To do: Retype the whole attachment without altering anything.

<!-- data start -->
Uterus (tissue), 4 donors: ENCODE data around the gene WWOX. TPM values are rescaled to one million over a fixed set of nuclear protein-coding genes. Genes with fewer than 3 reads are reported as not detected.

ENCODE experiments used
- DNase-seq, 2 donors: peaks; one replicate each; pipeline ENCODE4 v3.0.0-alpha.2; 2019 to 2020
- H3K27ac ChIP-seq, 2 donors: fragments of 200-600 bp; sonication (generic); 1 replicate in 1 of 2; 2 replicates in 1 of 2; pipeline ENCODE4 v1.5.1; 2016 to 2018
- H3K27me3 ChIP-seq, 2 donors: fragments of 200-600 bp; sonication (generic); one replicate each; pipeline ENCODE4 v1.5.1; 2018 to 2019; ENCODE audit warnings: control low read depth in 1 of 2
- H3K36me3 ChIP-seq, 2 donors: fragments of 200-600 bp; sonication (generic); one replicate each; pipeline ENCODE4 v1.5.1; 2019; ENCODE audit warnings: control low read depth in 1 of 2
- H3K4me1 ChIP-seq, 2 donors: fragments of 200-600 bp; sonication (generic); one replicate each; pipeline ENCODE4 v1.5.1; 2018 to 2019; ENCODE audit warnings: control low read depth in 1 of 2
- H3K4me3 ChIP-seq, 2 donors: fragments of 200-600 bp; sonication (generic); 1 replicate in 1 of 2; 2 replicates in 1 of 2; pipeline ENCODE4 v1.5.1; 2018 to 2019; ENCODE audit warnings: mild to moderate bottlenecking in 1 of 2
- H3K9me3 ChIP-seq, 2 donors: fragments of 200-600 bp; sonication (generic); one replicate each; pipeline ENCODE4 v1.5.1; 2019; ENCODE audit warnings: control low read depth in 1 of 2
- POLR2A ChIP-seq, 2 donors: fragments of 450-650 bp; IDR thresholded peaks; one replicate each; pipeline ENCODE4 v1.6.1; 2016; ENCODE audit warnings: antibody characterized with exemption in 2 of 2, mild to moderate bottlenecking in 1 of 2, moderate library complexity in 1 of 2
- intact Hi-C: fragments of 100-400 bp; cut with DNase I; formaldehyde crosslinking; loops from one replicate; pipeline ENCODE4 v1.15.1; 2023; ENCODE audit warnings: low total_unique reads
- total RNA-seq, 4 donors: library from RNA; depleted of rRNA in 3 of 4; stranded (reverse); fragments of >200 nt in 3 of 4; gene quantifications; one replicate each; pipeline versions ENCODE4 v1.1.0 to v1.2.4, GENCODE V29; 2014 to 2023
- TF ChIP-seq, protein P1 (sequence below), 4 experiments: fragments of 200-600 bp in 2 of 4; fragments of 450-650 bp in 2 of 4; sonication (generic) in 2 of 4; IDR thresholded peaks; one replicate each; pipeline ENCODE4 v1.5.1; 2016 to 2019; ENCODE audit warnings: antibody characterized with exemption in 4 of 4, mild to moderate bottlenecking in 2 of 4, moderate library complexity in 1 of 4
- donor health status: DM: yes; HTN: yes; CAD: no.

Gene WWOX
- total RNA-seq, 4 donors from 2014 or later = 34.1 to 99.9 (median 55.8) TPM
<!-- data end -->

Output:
Uterus (tissue), 4 donors: ENCODE data around the gene WWOX. TPM values are rescaled to one million over a fixed set of nuclear protein-coding genes. Genes with fewer than 3 reads are reported as not detected.

ENCODE experiments used
- DNase-seq, 2 donors: peaks; one replicate each; pipeline ENCODE4 v3.0.0-alpha.2; 2019 to 2020
- H3K27ac ChIP-seq, 2 donors: fragments of 200-600 bp; sonication (generic); 1 replicate in 1 of 2; 2 replicates in 1 of 2; pipeline ENCODE4 v1.5.1; 2016 to 2018
- H3K27me3 ChIP-seq, 2 donors: fragments of 200-600 bp; sonication (generic); one replicate each; pipeline ENCODE4 v1.5.1; 2018 to 2019; ENCODE audit warnings: control low read depth in 1 of 2
- H3K36me3 ChIP-seq, 2 donors: fragments of 200-600 bp; sonication (generic); one replicate each; pipeline ENCODE4 v1.5.1; 2019; ENCODE audit warnings: control low read depth in 1 of 2
- H3K4me1 ChIP-seq, 2 donors: fragments of 200-600 bp; sonication (generic); one replicate each; pipeline ENCODE4 v1.5.1; 2018 to 2019; ENCODE audit warnings: control low read depth in 1 of 2
- H3K4me3 ChIP-seq, 2 donors: fragments of 200-600 bp; sonication (generic); 1 replicate in 1 of 2; 2 replicates in 1 of 2; pipeline ENCODE4 v1.5.1; 2018 to 2019; ENCODE audit warnings: mild to moderate bottlenecking in 1 of 2
- H3K9me3 ChIP-seq, 2 donors: fragments of 200-600 bp; sonication (generic); one replicate each; pipeline ENCODE4 v1.5.1; 2019; ENCODE audit warnings: control low read depth in 1 of 2
- POLR2A ChIP-seq, 2 donors: fragments of 450-650 bp; IDR thresholded peaks; one replicate each; pipeline ENCODE4 v1.6.1; 2016; ENCODE audit warnings: antibody characterized with exemption in 2 of 2, mild to moderate bottlenecking in 1 of 2, moderate library complexity in 1 of 2
- intact Hi-C: fragments of 100-400 bp; cut with DNase I; formaldehyde crosslinking; loops from one replicate; pipeline ENCODE4 v1.15.1; 2023; ENCODE audit warnings: low total_unique reads
- total RNA-seq, 4 donors: library from RNA; depleted of rRNA in 3 of 4; stranded (reverse); fragments of >200 nt in 3 of 4; gene quantifications; one replicate each; pipeline versions ENCODE4 v1.1.0 to v1.2.4, GENCODE V29; 2014 to 2023
- TF ChIP-seq, protein P1 (sequence below), 4 experiments: fragments of 200-600 bp in 2 of 4; fragments of 450-650 bp in 2 of 4; sonication (generic) in 2 of 4; IDR thresholded peaks; one replicate each; pipeline ENCODE4 v1.5.1; 2016 to 2019; ENCODE audit warnings: antibody characterized with exemption in 4 of 4, mild to moderate bottlenecking in 2 of 4, moderate library complexity in 1 of 4
- donor health status: DM: yes; HTN: yes; CAD: no.

Gene WWOX
- total RNA-seq, 4 donors from 2014 or later = 34.1 to 99.9 (median 55.8) TPM